The fall of the house of books

Format shift doesn't always work as you'd imagine. It is an interesting quirk of publishing history that when paperbacks began to drive the market in the 1970s and 80s, they were often published by specialist publishers unrelated to the publisher of the hardback edition. These paperback publishers licensed the rights off the hardback publisher--and only over time did these publishers get consumed into the bigger houses, and authors accept the inevitable verticalization of their output, whereby their primary publisher became their only publisher across all formats. Read more »

Hugh Howey's revolution

On Radio 4's Today programme this week I overheard a discussion between climate change denier Nigel Lawson and the climate scientist Sir Brian Hoskins. It ought to have been a slam-dunk for Hoskins. Not only is Britain experiencing the worst floods in a life-time, but no serious person now denies that man-made climate change is a reality. But actually Lawson came out on top. Where Hoskins expressed quite reasonable scientific doubt, Lawson was confident, bombastic, and assured. Lawson's best rhetorical technique was to use Hoskins' words against him. Read more »

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Fifty Shades of Innovation

Fifty Shades of Innovation

Publishers need to stop flirting with innovation and tie the knot if they’re to avoid inevitable demise.  So says Elvin Turner, an innovation consultant to brands in disruptive industries.

“No-one has a clue what to do,” a global publishing CEO recently told me during a conference break.  “We’re permanently waiting for someone else to make the first move in case we get it wrong.” Read more »

The biggest books of 2013 across print and digital

What was the biggest selling book in 2013, across all editions, including digital? My former colleague Philip Stone reported the following in The Bookseller last week. Read more »

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An industry awash with English graduates | @Tom_Chalmers

I read with interest that the Publishing Association had recruited a Communications Manager, who previously worked at the professional association for Anti-Money Laundering Officers.  Appointments don’t usually catch the attention but in this case it was just the bringing in of new skills from a different industry – an opportunity to bring in relevant but also fresh skills to add into the mix. It brought back to my mind what I have long thought an overlooked but major issue for publishing – the shockingly narrow experience range of those in the sector. Read more »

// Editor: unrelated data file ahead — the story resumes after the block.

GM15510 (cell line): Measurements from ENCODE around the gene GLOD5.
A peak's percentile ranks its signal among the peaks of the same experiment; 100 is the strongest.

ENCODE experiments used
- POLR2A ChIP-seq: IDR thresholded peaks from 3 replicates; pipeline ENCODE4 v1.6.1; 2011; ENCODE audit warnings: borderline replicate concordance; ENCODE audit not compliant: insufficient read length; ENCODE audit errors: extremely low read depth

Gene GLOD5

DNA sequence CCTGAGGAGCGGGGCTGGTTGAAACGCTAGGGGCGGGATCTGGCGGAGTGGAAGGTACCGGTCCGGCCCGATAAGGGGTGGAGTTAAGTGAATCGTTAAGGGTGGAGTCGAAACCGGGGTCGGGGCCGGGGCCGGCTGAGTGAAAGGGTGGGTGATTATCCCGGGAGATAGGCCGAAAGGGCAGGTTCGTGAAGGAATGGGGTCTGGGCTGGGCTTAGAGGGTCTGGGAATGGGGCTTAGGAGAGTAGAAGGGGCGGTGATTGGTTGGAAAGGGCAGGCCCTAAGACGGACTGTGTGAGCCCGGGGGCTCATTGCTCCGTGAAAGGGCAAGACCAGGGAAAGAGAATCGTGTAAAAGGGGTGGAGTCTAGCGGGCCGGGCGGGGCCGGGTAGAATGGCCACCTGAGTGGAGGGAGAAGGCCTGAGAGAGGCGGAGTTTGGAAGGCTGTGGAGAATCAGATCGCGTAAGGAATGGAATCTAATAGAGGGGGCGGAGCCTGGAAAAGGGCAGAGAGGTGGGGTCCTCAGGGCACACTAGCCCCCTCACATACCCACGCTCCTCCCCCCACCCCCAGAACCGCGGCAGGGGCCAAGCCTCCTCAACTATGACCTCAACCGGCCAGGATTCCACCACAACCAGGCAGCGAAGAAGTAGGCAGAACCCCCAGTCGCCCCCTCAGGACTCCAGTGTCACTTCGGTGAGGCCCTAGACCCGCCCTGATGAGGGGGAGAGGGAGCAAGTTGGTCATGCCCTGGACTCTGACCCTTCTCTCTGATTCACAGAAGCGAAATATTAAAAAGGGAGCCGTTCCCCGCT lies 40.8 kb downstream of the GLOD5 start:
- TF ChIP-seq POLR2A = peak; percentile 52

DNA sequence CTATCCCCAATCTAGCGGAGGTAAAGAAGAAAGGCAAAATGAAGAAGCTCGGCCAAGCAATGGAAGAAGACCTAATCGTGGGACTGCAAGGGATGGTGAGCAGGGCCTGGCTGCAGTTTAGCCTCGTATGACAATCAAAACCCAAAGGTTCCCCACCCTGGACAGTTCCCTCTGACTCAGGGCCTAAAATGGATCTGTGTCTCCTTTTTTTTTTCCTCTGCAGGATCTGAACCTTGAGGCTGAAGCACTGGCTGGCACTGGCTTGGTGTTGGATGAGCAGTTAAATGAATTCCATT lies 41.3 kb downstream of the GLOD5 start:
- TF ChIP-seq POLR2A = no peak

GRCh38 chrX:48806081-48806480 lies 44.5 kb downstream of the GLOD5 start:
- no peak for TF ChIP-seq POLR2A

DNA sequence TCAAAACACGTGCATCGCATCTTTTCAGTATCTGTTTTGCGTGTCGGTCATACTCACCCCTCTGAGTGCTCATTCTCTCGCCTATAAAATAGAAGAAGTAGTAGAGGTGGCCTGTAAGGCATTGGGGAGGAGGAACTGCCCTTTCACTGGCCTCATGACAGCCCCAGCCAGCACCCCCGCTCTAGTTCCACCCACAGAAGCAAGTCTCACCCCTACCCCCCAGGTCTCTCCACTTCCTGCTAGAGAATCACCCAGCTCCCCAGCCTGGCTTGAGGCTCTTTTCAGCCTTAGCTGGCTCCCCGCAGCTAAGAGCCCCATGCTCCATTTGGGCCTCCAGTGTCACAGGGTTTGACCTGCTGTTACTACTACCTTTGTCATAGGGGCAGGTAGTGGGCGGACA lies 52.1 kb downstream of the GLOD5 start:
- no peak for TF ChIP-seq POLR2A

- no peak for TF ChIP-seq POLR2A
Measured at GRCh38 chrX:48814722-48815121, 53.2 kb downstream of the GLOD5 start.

A Policeman's Lot Is Not A Happy One

[Lady Justice via Wikipedia, under CC Attribution-Share Alike Licence 3.0 Unported, see here for author etc.]

I've been a bit quiet recently, at least in these pages, because I've been working on actual books rather than thinking about publishing, but I have to put my head above the battlements to query some of Richard Mollet's polemic from Jan 3. Read more »

The OFT and children's apps

Last week, the UK Government Office of Fair Trading released their recommendations on freemium and free-to-play in children's apps.

The psychologist Dr Simon Moore (my partner at Kriel Sorrell & Moore) and I were advisors to the process, via the Children's Media Foundation. Read more »

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What do we do if Amazon stops growing?

We have for so long thought of Amazon as a dominant player in the books market, that we might have forgotten to think about what will happen when the giant retailer stops growing. Read more »

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Setting Up Communities: Author, Reader and Publisher

The first thing Hugh Howey would do, he said last month, if someone put him in charge of a publishing company would be to create a community for his authors. He says:  Read more »

A pirate's logic is not for me

When your enemy is making a mistake, suggested Napoleon, it is best not to interrupt them.

An equally valid axiom from Margaret Thatcher is that one shouldn't give the oxygen of publicity to those with opposing opinions.  But now and again, an opponent may make such a stultifyingly false move that the urge to expose the folly outweighs any possible disadvantages in doing so. In such cases, these historic pearls of advice should be ignored. Read more »

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